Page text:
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Sports in the United States also have become more “event” than game.

The best tickets are now held by corporations and high rollers, few of whom have the same passion as lifelong fans whose loyalty stretches back two, three and even four generations. There also is a relationship between social class and moments of racism, said Rick Eckstein, a sociology professor at Villanova. The higher the social class, the more subtle the expressions of racism tend to be, he said.

In an effort to expand their brand, teams and leagues in the U.S. also have made a concerted effort to make their games more family friendly, said Larry DeGaris, a marketing professor at the University of Indianapolis. Warm-and-fuzzy mascots give away T-shirts during timeouts, and popular music blares from the P.A.

“That’s only beginning to happen in Europe, where soccer attendees tend to skew male and younger relative to U.S. sports,” DeGaris said.

And, of course, the United States has a history of diversity that the rest of the world does not. Almost everyone in the United States can trace his or her roots to another country while many European countries, in particular, are still struggling with the idea of multiculturalism.

“It could be that we’re more mixed here because our country is made up of all types of different people,” said Tab Ramos, the star U.S. midfielder who played five seasons in Spain.

Indeed, most of the countries where racial abuse has been most rampant _ Italy, the Netherlands, Eastern Europe _ are countries where immigration is a central and deeply divisive issue.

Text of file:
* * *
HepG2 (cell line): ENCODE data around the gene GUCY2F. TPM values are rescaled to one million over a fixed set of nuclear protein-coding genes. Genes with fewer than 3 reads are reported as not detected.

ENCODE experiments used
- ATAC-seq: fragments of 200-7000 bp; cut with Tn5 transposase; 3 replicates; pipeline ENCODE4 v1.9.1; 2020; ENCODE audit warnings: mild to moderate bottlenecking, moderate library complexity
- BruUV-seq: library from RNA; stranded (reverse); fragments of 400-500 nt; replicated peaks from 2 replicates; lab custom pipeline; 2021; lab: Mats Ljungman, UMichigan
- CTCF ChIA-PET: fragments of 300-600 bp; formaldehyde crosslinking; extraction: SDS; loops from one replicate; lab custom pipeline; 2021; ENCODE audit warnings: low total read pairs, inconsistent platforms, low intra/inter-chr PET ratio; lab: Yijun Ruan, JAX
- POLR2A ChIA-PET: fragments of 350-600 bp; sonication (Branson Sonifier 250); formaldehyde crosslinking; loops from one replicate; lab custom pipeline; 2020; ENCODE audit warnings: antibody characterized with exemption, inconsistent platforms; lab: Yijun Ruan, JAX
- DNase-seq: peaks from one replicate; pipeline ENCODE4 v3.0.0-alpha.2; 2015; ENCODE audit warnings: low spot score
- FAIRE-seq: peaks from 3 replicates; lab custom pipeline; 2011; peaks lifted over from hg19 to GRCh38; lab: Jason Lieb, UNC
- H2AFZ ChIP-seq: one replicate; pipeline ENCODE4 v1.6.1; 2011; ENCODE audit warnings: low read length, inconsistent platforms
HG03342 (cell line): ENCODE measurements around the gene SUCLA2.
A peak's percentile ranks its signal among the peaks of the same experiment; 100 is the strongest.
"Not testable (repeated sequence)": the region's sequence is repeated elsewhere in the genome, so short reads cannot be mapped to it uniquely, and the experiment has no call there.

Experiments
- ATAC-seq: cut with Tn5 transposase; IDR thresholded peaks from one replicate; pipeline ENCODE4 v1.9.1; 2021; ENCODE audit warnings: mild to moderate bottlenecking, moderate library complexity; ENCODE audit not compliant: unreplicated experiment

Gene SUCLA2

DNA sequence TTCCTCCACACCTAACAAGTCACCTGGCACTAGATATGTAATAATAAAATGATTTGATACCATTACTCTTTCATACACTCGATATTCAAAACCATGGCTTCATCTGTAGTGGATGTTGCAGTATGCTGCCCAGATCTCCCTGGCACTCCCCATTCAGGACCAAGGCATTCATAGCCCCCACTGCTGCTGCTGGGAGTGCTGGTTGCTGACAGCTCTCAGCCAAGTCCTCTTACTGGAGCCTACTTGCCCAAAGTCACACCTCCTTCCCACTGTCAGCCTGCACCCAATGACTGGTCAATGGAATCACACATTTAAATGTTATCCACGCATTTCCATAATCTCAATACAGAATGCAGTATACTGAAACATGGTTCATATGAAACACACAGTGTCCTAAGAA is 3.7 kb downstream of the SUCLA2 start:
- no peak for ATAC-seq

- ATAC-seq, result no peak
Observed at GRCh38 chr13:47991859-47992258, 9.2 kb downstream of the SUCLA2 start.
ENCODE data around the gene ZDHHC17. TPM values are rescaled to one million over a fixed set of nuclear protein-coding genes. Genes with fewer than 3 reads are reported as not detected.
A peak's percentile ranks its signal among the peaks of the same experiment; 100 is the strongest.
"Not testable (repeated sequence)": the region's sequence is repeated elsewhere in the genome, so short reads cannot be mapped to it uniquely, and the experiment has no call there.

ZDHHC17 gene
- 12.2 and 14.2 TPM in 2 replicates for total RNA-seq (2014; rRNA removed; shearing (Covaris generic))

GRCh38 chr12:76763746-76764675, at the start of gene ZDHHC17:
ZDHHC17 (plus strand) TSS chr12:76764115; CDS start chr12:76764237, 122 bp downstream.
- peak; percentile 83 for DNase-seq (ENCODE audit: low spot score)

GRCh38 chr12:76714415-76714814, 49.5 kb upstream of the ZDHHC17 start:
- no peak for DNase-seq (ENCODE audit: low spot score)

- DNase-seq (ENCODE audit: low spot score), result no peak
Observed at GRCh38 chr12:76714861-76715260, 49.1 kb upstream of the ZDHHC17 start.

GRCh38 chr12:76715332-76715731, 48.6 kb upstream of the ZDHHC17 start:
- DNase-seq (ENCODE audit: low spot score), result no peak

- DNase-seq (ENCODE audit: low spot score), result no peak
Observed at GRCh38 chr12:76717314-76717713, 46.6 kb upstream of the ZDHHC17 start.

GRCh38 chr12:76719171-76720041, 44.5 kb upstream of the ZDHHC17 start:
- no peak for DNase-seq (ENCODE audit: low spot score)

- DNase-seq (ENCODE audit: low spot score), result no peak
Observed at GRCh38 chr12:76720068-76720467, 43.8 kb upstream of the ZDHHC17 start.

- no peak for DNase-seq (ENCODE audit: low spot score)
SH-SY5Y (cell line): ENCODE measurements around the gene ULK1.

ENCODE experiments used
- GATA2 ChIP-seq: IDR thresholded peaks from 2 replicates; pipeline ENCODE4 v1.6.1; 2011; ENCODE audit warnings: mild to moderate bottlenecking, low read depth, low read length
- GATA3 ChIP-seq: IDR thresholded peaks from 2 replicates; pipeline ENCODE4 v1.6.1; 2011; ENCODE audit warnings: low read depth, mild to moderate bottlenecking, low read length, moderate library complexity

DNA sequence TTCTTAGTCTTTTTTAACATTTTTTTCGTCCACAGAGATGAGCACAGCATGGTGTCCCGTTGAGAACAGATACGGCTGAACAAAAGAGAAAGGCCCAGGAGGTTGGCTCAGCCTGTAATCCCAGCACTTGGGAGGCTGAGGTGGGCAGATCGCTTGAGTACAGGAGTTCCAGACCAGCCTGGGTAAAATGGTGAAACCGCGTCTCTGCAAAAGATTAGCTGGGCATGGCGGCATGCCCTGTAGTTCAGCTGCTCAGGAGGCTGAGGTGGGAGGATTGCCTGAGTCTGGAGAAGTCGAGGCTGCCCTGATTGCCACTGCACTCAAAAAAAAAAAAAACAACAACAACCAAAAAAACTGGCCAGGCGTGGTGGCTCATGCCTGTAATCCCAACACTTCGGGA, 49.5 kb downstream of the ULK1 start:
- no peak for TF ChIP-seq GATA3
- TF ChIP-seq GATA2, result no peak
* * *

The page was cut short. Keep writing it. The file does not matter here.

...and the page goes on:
“Players of color become all the more a lightning rod for controversy and hatred,” Starn said.

This isn’t to say American sports fans _ or Americans in general _ can congratulate themselves on being enlightened.

Jason Collins is the only active openly gay male player in any of the four major American professional sports, and the veteran NBA center only came out last month. Brittney Griner has said her coach at Baylor encouraged her not to discuss her sexual orientation. San Francisco 49ers cornerback Chris Culliver said during Super Bowl week he wouldn’t welcome a gay player on his team, and homophobic language doesn’t yet have the charge of racial slurs.

“We have not confronted the gender demons and the sexual orientation demons in our sports culture quite as up front as we have with race,” Eckstein said.

And, Starn said, just because American fans aren’t shouting slurs does not make them better than people in Europe or elsewhere.

“There is a certain smugness among Americans around race and now, I would say, gay and lesbian issues,” Starn said. “But these problems have not gone away. We still live in an America that’s racially divided by neighborhood and friendship and marriages. And we still live in an America where negative attitudes of gay and lesbians are pretty widespread.

“Just because you don’t hear racist chants is not a sign that America has achieved some nirvana of racial equality and tolerance.”

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